Thursday, August 12, 2010

Legislation Would Narrow SEC Dodd-Frank FOIA Exemption as Key Senators Urge SEC to Act

Leading members of the Senate Judiciary Committee introduced legislation (S 3717) to strike Freedom of Information Act (FOIA) exemptions for the SEC that were included in the recently enacted Dodd-Frank Wall Street Reform and Consumer Protection Act.. The bipartisan legislation is sponsored by Senators Patrick Leahy (D-Vt.), John Cornyn (R-Texas), Ted Kaufman (D-Del.), and Chuck Grassley (R-Iowa). At the same time, the senators wrote a letter to the SEC Chair Mary Schapiro urging the Commission to issue guidelines interpreting the FOIA exemption in Section 929I of the Dodd-Frank Act in a manner that is consistent with both the congressional intent of restoring transparency and accountability to the financial system and with the President's January 21,2009, Executive Memorandum on

In his FOIA Memorandum, President Obama stated that democracy requires accountability, and
accountability requires transparency. Agreeing with this sentiment, and noting the overwhelming public interest in restoring stability and accountability to the financial system, the senators urged the SEC to narrowly interpret and apply the FOIA exemption in Section 929I. The senators are concerned that Section 929I, as written, could undermine the very important goal of bringing more transparency to Wall Street if improper interpreted and implemented.

The senators also told the SEC Chair that The Freedom of Information Act has long been the people's window into their Government, showing where the Government is doing things right, but also where Government can do better. Moreover, The FOIA has also long recognized the need to balance the Government's legitimate interest in protecting confidential business records, trade secrets and other sensitive information from public disclosure and the public's right to know. To accomplish this, care must always be taken to ensure that exemptions to FOIA's disclosure requirements are narrowly and properly applied.

The legislation would eliminate the FOIA exemption for certain records provided to the SEC under Section 929I of the Act. The legislation would also clarify that hedge funds and other new entities that the SEC will regulate under the Wall Street reform law will be considered financial institutions for the purposes of applying FOIA Exemption 8. The legislation would ensure that the SEC can treat sensitive information provided by hedge funds to the Commission in connection with the SEC’s examination and surveillance activities in the same manner as the Commission treats such information when it is provided by other financial institutions.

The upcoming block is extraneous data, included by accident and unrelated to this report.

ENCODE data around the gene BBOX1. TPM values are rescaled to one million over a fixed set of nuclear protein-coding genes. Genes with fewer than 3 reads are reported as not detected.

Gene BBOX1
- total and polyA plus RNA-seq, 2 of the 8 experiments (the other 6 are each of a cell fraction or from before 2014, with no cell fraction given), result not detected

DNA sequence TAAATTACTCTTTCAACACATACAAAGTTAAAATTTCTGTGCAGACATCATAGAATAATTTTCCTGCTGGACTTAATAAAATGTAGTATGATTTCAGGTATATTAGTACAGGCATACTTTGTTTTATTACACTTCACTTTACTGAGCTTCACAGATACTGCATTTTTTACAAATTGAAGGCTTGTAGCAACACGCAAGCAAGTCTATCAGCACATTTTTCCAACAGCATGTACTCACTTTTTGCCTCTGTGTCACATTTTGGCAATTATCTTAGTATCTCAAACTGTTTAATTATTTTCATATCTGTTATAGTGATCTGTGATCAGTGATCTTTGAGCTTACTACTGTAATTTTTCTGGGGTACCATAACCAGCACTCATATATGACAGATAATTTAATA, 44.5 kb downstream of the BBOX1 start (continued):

When Congress enacted these FOIA exemptions, noted Judiciary Committee Chair Patrick Leahy, it sought to ensure that the SEC had access to the information that the Commission needed to carry out its new enforcement powers and to protect investors, not to shield information from the public. Senator Leahy said that he has been troubled by the sweeping interpretation that the Commission has expressed, to date, that these xemptions would shield all information provided to the Commission in connection with its broad examination and surveillance activities.

In an earlier letter to Senator Chris Dodd and Rep. Barney Frank, SEC Chair Mary Schapiro said that Section 929I is critical to the Commission’s ability to develop a robust examination program that better protects investors by allowing the SEC to gain timely access to information that it otherwise may not receive, thereby further enhancing its ability to identify fraud. Sec. 919I does not provide a blanket SEC exemption from FOIA, she noted, and the statute is not designed to protect the SEC as an agency from public oversight and accountability.

Rather, Section 929I is designed to ensure that the Commission can gather the information it needs to perform its required examination, enforcement and oversight duties, including proprietary and customer information. In addition, specific statutory carve-outs clarify that the SEC may not use the provision to withhold information from Congress, other federal agencies or from a court in response to an order in an action brought by the Commission or the United States. In order to address any uncertainty about how the SEC will use Section 929I, the Chair will ask the Commission to issue and publish on the SEC website guidance to staff that ensures the provision is used only as it was intended.

The SEC Chair also noted that Dodd-Frank mandates a number of new responsibilities for the SEC to protect investors, including new authority over hedge funds, private equity funds and venture capital funds. Fulfilling these responsibilities will require the SEC to expand and improve its examination and surveillance capabilities in order to provide the type of risk-focused regulatory oversight investors deserve. In order for these efforts to be successful, said the Chair, it is important that registered entities be able to provide the SEC with access to confidential information without concern that the information will later be made public.

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